However, if there is no such clause and the buyer still backs out due to financing issues, they may lose their deposit or face legal action.

If one party fails to fulfill their obligations as outlined in the agreement, the other party can seek legal recourse. This could mean forcing the completion of the sale or seeking damages.

Penalties depend on the specifics of the contract and the nature of the breach.

The most common penalty for withdrawing from a legally binding agreement is the forfeiture of the deposit.

Additionally, the aggrieved party might seek further compensation through legal channels.

In some countries, there's a cooling-off period allowing buyers to reconsider their decision without penalty. This is not the case in Luxembourg.

The role of the notary is more pronounced in Luxembourg than in some other jurisdictions, providing an extra layer of legal oversight.

Potential risks include misrepresentation of the property's condition, unexpected legal issues with the title, and unexpected changes in the buyer's financial situation.

It's crucial to conduct thorough due diligence on the property and ensure all contingencies are clearly outlined in the agreement.

If disputes arise, they are typically resolved through negotiation, mediation, or, as a last resort, legal action.

The notary can often act as a mediator in disputes, especially those related to the interpretation of the contract.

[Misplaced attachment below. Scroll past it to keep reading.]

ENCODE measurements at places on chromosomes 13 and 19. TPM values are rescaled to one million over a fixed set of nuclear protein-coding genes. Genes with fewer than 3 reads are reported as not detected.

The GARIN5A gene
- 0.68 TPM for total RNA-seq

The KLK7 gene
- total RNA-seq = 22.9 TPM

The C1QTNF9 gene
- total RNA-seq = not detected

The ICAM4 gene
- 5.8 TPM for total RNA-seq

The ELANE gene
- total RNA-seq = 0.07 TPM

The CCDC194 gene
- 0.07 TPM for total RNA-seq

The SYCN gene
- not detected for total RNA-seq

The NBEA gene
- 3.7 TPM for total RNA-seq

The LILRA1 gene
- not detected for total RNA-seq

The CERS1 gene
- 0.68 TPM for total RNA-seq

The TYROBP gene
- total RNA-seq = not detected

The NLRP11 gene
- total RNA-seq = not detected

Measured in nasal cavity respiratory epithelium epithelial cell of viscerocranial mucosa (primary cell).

If defects are discovered after signing but before the final sale, the buyer can potentially negotiate repairs or compensation, or even withdraw if the defects are significant and were not disclosed.

The specifics depend on the terms of the contract and the nature of the defects.

Disputes can arise over property boundaries, defects discovered post-signing, or discrepancies in the property's description. These are often resolved through renegotiation, monetary compensation, or adjustments to the terms of the sale.

This article is for informational purposes only and should not be considered financial advice. Readers are advised to consult with a qualified professional before making any investment decisions. We do not assume any liability for actions taken based on the information provided.